I learned that baggy pants might make scientists think someone is having a bad day.  I wonder if comfortable yoga pants count?

  1. How Clothes Can Boost Mood

I learned that clothes can be thought of as memory catchers.  Seems sort of like a lucky pencil concept to me.

After scanning through these articles, it made me wonder if there was some way of testing these theories out.  I found this very simple experiment which involves seeing how someone is treated according to what they are wearing here:

Testing How Clothing Choices Impact the Behavior of Others Around Us

A twist on this experiment might just be how people react that you already know especially if your appearance is drastically altered.

There can be times when you are just plain in a rut and have no idea what your next move is, or you are just feeling anxious as the year comes to a close.  Sometimes the best idea is to change something, and in this case it may be your wardrobe.

Feeling Safe Using the Companion app by our founder Gwen Washington

Feeling Safe Using the Companion app by our founder Gwen Washington

As a rape survivor people think that once the act of rape has been done and years have passed you suddenly are cured. The real struggle begins as time passes and you experience what I like to call aftershocks of triggers. A trigger is anything that can make you feel a sense of panic, or terror taking you back to the same place as the rape. Personally, I have always had triggers to due the violent nature of my attack and the use of a trusting relationship. The feeling of being safe I have never felt in any city or honestly with any person after my assault.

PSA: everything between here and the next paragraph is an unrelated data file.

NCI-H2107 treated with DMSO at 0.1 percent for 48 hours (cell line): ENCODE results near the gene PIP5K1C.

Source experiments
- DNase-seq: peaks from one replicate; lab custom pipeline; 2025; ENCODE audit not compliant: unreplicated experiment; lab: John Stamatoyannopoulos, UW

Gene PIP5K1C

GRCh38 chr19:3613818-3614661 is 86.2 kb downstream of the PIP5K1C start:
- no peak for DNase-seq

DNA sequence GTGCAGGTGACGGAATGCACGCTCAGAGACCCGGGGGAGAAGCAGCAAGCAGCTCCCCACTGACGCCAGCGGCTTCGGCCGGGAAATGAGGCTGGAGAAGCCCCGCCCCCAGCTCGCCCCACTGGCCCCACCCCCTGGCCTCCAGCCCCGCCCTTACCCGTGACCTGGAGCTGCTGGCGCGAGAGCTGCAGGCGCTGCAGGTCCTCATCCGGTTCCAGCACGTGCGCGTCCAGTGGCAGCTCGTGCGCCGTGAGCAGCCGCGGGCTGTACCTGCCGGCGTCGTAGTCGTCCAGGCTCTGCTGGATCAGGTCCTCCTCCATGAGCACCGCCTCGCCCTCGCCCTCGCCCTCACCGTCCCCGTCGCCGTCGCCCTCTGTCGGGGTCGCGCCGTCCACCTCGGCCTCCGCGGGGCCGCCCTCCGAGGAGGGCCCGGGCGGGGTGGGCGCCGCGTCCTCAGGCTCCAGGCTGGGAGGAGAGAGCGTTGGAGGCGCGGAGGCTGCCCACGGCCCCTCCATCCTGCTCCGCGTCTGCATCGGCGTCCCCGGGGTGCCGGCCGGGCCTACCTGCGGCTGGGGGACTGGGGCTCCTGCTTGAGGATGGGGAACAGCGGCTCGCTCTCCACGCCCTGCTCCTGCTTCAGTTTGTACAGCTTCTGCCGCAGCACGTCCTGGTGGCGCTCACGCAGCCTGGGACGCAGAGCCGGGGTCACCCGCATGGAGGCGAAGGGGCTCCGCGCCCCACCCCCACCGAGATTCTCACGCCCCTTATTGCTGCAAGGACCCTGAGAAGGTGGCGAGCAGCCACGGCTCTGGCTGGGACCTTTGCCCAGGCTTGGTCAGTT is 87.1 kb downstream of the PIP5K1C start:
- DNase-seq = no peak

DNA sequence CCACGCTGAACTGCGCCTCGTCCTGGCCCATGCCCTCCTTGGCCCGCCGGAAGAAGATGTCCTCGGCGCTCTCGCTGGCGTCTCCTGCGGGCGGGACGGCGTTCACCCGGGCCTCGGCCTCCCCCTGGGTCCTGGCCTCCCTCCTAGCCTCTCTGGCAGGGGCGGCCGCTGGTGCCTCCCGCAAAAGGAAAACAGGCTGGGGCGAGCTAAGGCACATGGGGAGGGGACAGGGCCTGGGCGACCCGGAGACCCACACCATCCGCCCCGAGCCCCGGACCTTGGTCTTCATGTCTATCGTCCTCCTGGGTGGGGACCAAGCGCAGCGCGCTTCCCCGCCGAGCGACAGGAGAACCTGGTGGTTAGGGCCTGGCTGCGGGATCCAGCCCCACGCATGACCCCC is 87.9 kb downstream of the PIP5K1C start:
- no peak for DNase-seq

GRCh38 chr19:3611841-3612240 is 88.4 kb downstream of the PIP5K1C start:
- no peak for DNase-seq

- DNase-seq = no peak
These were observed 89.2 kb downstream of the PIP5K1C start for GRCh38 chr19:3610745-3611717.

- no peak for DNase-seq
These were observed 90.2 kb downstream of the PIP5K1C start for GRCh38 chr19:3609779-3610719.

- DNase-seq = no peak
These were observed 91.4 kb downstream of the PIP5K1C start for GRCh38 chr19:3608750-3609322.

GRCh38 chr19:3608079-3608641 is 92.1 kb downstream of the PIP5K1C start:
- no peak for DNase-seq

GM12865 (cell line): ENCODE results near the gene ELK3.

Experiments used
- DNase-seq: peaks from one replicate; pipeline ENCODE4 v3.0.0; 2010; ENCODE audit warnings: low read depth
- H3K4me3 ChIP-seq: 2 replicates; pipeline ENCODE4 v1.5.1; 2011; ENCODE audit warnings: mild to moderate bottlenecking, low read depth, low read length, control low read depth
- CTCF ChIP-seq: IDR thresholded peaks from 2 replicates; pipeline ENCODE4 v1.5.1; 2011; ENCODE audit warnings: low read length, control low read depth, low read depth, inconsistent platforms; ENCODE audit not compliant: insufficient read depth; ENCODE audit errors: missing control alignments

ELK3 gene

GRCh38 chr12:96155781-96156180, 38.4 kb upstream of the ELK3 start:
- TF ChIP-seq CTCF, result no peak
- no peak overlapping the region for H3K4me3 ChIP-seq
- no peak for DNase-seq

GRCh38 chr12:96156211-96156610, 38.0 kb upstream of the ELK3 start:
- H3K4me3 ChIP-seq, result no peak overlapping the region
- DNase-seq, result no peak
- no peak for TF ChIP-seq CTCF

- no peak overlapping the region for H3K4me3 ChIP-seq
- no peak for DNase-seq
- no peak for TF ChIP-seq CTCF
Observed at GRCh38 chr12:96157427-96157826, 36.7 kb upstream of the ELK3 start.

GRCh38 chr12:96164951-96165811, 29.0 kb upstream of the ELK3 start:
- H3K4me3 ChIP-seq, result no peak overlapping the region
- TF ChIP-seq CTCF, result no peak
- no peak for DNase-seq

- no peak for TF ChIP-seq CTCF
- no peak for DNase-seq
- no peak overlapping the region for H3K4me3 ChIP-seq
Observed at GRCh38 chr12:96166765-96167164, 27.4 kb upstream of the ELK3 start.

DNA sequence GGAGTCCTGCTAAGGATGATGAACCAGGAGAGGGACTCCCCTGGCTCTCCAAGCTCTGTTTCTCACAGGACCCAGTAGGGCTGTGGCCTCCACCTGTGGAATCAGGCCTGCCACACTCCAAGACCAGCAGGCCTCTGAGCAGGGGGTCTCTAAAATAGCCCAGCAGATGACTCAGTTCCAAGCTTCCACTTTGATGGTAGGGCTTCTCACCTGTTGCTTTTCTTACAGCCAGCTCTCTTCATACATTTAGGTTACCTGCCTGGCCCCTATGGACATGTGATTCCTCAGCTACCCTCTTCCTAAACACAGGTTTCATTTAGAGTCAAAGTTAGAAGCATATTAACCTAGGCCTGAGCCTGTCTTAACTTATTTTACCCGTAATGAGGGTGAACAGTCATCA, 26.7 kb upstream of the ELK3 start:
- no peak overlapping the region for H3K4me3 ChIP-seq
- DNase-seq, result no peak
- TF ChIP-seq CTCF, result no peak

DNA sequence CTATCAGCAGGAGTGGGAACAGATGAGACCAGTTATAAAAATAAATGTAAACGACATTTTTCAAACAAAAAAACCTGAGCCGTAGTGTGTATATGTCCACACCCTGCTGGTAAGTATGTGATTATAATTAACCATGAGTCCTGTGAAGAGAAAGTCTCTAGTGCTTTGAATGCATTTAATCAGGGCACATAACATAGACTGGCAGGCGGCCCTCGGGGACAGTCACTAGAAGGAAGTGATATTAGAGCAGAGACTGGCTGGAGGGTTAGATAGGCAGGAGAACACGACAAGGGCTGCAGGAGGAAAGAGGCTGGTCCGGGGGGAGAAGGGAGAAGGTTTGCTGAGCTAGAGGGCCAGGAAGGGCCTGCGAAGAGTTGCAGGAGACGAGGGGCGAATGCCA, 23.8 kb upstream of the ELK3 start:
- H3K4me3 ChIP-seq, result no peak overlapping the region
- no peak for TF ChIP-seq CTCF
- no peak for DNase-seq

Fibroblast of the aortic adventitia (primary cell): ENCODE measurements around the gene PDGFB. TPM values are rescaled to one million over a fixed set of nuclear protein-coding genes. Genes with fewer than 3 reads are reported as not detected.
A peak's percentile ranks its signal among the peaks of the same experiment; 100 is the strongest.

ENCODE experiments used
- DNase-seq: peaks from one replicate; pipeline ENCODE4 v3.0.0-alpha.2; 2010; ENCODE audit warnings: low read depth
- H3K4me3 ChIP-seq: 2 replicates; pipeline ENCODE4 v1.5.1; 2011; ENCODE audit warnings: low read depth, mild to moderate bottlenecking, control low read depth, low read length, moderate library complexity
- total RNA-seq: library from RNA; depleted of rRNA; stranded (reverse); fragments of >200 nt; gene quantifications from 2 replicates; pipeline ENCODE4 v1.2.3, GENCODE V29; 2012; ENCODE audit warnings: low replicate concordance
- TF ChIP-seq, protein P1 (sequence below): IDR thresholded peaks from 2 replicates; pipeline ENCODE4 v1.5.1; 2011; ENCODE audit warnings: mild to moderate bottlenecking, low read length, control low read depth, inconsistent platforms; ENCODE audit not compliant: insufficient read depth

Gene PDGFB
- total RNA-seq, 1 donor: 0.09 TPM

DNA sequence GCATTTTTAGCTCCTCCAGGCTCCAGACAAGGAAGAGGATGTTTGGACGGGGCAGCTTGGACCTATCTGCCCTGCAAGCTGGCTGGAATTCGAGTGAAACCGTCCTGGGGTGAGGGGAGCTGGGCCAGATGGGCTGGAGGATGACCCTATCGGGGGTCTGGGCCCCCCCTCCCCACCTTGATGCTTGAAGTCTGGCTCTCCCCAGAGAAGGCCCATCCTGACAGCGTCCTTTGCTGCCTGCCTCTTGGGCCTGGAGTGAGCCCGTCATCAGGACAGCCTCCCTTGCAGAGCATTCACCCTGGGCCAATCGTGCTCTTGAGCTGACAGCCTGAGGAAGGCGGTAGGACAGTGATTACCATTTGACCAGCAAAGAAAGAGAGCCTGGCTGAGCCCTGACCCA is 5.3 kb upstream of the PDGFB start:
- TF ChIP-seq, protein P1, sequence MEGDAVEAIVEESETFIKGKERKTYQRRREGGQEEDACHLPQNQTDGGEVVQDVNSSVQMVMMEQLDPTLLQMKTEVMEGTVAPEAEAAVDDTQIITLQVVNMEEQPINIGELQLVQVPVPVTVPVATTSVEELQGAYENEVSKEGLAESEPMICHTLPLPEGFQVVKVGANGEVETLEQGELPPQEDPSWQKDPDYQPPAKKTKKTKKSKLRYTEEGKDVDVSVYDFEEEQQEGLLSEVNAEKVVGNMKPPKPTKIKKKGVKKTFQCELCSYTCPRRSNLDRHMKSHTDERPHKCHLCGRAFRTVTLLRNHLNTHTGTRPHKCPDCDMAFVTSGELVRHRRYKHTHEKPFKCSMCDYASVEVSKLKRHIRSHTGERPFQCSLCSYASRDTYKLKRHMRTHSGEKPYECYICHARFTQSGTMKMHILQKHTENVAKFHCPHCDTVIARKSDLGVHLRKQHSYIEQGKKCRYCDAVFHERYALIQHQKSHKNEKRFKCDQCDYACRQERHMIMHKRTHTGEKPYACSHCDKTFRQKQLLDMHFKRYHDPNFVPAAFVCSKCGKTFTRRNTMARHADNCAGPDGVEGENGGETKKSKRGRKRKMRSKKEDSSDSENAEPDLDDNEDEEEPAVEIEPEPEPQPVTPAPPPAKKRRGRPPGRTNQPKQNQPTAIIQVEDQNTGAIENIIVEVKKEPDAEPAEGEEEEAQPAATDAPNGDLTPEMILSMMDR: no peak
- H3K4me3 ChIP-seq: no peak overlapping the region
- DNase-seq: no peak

It becomes a challenge wondering when to open up and trust individuals. Normally, before I leave my home I call, text or message a friend or family member just so they know where I am going and more importantly who I am with. This had been my routine even in my college years ago and I continue it to this day. However, before my assault I only used this system when walking or going out to unknown places and meeting strangers. I never thought about it with someone I knew and trusted especially in the well to do area of The Hamptons. Being held captive, raped, and tortured for hours by an individual that I trusted and considered a friend caused me to reevaluate how to keep safe in my life.  I wished with my whole heart that I had a way to reach out for help it would have saved me and years of physical and mental pain. With the growth in technology many companies are trying to find ways to stop crime with some simply for money, and others truly to help people before it’s too late. One amazing company is the Companion app it’s truly a lifesaver. Normally I try not to personally endorse a product yet this one and their founders struck a deep chord with me. I actually had a recent incident where I used the app while traveling home from the train.

The app was started by 5 students from University of Michigan with the mission to increase safety on college campuses. Companion app is easy and free to use simply download the app from either the play or ios store to your phone. The app ensures that you don’t have to walk home alone allowing friends and family to keep track of your journey. The app tracks your journey if the individual does not make it or goes off course the app asks if you are ok, if no response is given within 15 seconds their contacts are notified. It also has the option to click I feel nervous whether walking or already at a location. Of Course if necessary there is an option to contact 911  with one click on the app.  We are honored to partner with Companion app and look forward to their improvements with their app and making all college communities safe. For more information please check out their website